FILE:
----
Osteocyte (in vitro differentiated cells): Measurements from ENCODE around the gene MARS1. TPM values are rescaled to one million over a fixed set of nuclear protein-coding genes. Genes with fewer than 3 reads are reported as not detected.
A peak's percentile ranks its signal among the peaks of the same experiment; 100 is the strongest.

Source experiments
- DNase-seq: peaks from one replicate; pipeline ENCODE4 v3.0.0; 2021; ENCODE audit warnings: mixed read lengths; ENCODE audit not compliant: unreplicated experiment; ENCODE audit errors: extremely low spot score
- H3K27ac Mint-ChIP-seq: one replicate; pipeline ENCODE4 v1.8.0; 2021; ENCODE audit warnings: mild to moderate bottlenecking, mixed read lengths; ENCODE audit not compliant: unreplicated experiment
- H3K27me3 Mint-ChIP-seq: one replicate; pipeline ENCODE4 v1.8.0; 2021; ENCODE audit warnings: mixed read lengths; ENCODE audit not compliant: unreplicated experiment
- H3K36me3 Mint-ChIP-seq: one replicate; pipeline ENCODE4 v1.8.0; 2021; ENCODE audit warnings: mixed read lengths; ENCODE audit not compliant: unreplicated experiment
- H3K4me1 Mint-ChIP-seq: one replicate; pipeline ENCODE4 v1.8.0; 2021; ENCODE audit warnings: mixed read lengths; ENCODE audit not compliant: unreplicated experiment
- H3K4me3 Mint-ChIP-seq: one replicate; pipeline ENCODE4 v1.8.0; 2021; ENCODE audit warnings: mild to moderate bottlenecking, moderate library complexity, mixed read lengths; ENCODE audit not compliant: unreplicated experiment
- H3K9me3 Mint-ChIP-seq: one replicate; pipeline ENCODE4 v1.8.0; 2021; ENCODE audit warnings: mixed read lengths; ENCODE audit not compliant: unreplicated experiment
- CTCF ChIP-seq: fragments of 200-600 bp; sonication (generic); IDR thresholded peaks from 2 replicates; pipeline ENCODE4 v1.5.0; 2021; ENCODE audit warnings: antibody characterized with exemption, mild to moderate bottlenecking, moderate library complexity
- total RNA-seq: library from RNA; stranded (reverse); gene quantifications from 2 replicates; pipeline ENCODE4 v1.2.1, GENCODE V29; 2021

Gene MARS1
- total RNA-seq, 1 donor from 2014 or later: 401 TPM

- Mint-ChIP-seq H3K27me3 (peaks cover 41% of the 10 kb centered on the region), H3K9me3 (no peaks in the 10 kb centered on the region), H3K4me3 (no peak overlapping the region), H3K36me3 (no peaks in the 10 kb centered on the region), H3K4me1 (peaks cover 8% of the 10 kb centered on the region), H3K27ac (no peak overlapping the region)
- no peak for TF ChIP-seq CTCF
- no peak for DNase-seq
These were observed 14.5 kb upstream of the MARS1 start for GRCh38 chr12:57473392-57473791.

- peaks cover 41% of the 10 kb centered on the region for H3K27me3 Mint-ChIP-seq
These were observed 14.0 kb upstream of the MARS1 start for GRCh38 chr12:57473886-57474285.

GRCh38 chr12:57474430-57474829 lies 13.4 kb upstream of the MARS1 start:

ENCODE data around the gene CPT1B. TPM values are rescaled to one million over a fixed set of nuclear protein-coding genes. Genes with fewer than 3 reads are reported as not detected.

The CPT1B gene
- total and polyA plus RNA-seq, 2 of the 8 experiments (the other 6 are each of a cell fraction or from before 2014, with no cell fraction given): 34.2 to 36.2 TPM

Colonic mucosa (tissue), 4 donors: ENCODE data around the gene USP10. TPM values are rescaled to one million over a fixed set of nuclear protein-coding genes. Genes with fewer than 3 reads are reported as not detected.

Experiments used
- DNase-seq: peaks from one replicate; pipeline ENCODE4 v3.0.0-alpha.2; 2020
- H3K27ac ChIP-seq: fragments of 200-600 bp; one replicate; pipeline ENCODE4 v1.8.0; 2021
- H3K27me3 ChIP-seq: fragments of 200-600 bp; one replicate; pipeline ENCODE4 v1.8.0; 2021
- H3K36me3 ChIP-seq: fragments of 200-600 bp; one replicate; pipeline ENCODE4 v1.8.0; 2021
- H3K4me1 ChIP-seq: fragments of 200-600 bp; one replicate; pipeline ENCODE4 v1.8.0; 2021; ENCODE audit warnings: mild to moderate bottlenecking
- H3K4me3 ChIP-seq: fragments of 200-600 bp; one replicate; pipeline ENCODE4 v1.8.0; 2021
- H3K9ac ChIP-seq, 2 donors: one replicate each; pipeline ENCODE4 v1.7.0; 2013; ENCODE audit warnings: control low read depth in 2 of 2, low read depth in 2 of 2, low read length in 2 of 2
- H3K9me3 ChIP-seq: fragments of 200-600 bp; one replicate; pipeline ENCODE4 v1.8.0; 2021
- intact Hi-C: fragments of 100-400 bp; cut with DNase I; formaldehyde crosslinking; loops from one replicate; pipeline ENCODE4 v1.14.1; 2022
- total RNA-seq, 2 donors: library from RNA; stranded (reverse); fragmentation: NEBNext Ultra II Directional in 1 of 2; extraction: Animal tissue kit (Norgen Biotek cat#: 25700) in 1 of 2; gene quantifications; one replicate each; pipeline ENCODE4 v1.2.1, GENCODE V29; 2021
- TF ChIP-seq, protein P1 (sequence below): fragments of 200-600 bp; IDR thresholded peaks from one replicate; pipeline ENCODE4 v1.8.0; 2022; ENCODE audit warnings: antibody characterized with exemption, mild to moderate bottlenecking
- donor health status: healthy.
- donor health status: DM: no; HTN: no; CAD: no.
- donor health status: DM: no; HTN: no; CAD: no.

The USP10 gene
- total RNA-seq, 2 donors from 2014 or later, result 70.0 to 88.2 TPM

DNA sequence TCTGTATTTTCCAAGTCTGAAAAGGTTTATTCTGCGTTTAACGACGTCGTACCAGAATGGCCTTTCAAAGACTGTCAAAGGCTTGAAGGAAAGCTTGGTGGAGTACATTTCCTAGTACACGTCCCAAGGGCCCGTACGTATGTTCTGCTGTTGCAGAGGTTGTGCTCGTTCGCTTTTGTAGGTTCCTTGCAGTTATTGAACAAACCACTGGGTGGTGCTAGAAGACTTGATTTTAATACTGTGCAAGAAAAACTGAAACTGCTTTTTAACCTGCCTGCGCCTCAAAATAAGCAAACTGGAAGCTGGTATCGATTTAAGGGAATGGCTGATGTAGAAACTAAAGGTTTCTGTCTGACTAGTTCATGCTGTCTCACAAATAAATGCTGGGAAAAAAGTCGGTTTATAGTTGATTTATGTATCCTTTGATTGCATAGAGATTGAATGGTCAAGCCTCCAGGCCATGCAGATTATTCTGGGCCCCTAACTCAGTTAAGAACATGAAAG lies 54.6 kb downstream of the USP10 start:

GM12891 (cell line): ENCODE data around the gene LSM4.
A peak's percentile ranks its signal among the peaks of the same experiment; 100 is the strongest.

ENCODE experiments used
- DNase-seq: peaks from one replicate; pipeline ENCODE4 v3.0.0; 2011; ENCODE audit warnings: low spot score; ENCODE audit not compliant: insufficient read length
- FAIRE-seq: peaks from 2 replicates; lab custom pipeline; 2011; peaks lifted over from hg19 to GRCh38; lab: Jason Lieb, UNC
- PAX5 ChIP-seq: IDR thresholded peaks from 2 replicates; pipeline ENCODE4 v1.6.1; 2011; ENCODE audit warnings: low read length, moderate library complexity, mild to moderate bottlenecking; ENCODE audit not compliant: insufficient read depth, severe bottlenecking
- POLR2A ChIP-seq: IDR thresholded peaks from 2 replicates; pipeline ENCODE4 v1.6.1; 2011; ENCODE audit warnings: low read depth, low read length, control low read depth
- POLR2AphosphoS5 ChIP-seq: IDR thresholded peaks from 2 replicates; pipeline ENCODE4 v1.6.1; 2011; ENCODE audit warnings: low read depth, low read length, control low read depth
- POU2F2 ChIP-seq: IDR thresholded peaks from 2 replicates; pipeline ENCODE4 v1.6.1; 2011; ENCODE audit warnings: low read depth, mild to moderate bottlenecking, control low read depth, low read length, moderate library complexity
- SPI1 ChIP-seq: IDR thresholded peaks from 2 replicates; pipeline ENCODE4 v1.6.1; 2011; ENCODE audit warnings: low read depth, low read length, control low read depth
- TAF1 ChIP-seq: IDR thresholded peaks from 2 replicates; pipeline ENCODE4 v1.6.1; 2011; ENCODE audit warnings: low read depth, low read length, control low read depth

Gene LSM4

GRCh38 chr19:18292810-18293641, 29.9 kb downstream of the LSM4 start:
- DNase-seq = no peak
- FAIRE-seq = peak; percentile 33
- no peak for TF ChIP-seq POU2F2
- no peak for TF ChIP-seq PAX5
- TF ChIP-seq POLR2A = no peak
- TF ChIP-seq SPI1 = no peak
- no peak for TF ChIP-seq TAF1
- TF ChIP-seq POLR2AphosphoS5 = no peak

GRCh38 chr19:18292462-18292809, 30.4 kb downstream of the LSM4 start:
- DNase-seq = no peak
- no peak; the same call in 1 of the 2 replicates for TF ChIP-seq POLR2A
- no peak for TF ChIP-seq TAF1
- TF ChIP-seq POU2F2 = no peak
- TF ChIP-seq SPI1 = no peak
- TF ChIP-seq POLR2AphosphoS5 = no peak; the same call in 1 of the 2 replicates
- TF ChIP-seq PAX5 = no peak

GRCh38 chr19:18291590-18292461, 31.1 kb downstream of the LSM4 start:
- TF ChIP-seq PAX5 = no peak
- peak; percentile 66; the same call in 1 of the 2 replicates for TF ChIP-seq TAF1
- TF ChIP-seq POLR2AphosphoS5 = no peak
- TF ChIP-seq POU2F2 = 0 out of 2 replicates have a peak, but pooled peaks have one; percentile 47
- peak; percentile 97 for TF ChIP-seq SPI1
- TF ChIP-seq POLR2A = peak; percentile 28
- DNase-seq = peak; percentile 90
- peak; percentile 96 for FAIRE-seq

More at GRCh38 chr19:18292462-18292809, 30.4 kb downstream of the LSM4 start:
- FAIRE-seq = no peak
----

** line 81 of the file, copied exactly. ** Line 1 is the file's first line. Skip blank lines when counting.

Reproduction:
- peak; percentile 96 for FAIRE-seq